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Christopher John Brennan 1870 (Haymarket, New South Wales) – 1932 (Lewisham, New South Wales)

Sweet days of breaking light,
or yet the shadowy might
and blaze of starry strife
possess’d my life;

sweet dawn of Beauty’s day,
first hint and smiling play
of the compulsive force
that since my course

across the years obeys;
not tho’ all earlier days
in me were buried, not
were ye forgot. –-

The northern kingdom’s dream,
prison’d in crystal gleam,
heard the pale flutes of spring,
her thin bells ring;

the tranced maiden’s eyes
open’d a far surmise,
and heavens and meadows grew
a tender blue

of petal-hearts that keep
thro’ their dark winter-sleep
true memory of delight,
a hidden light.

Then by her well Romance
waiting the fabled chance
dream’d all the forest-scene
in shifting green;

and Melusina’s gaze
lurk’d in the shadow’d glaze
of waters gliding still,
a witching ill;

or lost Undine wept
where the hid streamlet crept,
to the dusk murmuring low
her silvery woe.

Dim breaths in the dim shade
of the romantic glade
told of the timid pain
that hearken’d, fain,

how Beauty came to save
the prison’d life and wave
above the famish’d lands
her healing hands

(Beauty, in hidden ways
walking, a leafy maze
with magic odour dim,
far on life’s rim;

Beauty, sweet pain to kiss,
Beauty, sharp pain to miss,
in sorrow or in joy
a dear annoy;

Beauty, with waiting years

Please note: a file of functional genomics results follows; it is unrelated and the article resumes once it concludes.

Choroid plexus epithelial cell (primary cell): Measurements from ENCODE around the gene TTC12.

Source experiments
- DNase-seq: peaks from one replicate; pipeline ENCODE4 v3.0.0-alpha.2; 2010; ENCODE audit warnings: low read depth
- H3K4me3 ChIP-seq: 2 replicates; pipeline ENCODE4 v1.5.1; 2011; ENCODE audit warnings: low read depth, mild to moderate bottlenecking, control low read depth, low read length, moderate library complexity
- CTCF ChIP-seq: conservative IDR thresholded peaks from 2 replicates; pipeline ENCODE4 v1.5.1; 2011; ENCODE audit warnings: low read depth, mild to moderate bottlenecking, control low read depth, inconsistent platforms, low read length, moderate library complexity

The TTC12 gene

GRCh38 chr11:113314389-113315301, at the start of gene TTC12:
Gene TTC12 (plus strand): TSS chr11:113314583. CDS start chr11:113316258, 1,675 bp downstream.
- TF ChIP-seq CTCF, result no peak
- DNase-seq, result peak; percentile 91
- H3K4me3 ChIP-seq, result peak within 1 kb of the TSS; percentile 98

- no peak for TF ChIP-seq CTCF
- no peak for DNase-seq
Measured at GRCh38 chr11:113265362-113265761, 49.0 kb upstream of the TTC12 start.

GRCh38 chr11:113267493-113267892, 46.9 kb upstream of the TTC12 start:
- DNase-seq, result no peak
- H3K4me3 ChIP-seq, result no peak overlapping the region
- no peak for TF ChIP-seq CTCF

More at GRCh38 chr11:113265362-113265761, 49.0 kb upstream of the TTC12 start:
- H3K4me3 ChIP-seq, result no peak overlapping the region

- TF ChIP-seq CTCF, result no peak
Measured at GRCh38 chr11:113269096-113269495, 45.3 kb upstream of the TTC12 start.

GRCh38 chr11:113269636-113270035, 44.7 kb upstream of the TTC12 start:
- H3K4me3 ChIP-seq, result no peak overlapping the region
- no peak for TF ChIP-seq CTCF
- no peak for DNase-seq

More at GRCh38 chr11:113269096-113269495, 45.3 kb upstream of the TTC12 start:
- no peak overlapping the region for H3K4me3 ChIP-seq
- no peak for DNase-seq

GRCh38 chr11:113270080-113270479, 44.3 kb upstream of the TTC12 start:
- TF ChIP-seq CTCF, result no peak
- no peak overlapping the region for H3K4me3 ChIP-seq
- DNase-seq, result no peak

that bind the fount of tears
well-won if once her light
shine, before night).

Then the shy heart of youth
dared know its weening sooth,
then first thy godhead, Sun,
it’s life’s light one,

what time the hour outroll’d
its banner blazon’d gold
and all the honey’d time
rang rich with rhyme—-

rhyme, and the liquid laugh
of girlish spring, to quaff
granted each heart, and shed
about each head

a sound of harping blown
and airs of elfin tone
and gipsy waifs of song,
a dancing throng.

The yellow meads of May
acclaim’d the louder lay,
more rapturously athirst
for that fierce burst

of Summer’s clarioning,
what time his fulgent wing
should cleave the crystal spell
his hot eyes tell

each charm beneath the veil
his eager hands assail
and his red lips be prest
against her breast,

filling her every vein
with the diviner pain
of life beyond all dream
burning, supreme—-

(O natural ecstasy!
O highest grace, to be,
in every pulse to know
the Sungod’s glow!)

Thence the exulting strain
sped onward as a rain
of gold-linked notes
from unseen throats,

till the mad heart, adust,
of August’s aching lust
to do her beauty wrong
broke, and the song;

and in her poppied fate
ken life, grown all too great,
illumed with grateful breath
the lips of death. –-

But those deep fibres hold
the season’s mortal gold,
by silent alchemy
of soul set free,

and woven in vision’d shower
as each most secret hour
sheds the continuing bliss
in song or kiss. –-

O poets I have loved
when in my soul first moved
desire to breathe in one
love, song and sun,

your pages that I turn,
your jewelled phrases burn
richly behind a haze
of golden days. –-

And, O ye golden days,
tho’ since on stranger ways
to some undying war
the fatal star

of unseen Beauty draw
this soul, to occult law
obedient ever, not
are ye forgot.

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Submitted on May 13, 2011

2:46 min read

Christopher John Brennan

Christopher John Brennan was an Australian poet, scholar and literary critic. more…

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